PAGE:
- Provenance information is currently unavailable
- Previous Owner(s)
Mathias Komor 1909 - 1984
Acknowledged as the most important ukiyo-e painter of the early eighteenth century, Choshun celebrates the life of pleasure seeking. His paintings emphasize the elegant coiffure and tailoring of the courtesans and their patrons who inhabit ukiyo, "the floating world," as the pleasure quarters were known. In lieu of a concrete narrative, idealized seasonal settings provide the chronological framework for this painting, which is unrolled to show the autumn cycle.
Unlike many artists who portrayed life in the demimonde, the skilled colorist Choshun was known exclusively as a painter, not a print designer. His figural style is a distinctive blend of Hishikawa Moronobu's (circa 1618-1694) pleasantly rounded burghers and the fulsome, curvilinear beauties of Kaigetsudo Ando (active circa 1700-14). He stands at the head of an important lineage of painters that spawned Katsukawa Shunsho (1726?-1792), who dominated the production of actor prints and paintings in the late eighteenth century, and his disciple, Katsushika Hokusai (1760-1849), the eclectic nineteenth-century master.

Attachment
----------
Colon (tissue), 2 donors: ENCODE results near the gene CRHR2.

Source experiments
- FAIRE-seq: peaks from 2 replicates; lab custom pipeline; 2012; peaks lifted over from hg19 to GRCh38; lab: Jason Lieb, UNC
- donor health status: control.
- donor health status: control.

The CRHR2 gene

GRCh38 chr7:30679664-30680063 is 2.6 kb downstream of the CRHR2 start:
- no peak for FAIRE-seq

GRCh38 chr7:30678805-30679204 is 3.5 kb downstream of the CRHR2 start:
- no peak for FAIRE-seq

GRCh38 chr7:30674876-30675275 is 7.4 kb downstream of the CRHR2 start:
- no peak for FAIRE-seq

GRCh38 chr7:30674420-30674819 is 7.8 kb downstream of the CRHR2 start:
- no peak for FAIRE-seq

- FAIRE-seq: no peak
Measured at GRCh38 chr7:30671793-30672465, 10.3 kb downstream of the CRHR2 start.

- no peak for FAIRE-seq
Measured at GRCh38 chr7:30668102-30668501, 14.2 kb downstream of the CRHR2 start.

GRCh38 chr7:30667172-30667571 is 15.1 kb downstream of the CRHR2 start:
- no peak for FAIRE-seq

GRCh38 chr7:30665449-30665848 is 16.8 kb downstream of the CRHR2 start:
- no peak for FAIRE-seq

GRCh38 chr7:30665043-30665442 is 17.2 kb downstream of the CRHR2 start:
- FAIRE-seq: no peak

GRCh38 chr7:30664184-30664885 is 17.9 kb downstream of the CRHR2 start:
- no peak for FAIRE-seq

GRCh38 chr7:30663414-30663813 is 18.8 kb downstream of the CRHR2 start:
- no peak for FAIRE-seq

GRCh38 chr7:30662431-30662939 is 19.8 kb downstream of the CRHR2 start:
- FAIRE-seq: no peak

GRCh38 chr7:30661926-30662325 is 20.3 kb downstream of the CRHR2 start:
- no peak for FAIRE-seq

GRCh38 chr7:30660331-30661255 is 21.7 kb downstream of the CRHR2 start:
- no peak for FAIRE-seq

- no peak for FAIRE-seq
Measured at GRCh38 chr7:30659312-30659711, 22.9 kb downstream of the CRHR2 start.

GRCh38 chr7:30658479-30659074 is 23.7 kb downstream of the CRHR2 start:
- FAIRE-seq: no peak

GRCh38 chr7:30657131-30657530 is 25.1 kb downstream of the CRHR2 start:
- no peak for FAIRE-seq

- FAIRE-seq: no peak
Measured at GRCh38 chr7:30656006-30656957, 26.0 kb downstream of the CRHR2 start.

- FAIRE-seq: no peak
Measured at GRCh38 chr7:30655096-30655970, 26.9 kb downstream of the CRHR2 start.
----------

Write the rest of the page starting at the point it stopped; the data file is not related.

- Published References
- Harold P. Stern. Ukiyo-e Painting. Exh. cat. Washington and Baltimore, 1973. cat. 34, pp. 84-85.
- Masterpieces of Chinese and Japanese Art: Freer Gallery of Art handbook. Washington, 1976. p. 127.
- Dr. John Alexander Pope, Thomas Lawton, Harold P. Stern. The Freer Gallery of Art. 2 vols., Washington and Tokyo, 1971-1972. cat. 59, p. 171.
- Collection Area(s)
- Japanese Art
- Web Resources
- Google Cultural Institute
- Rights Statement
Copyright with museum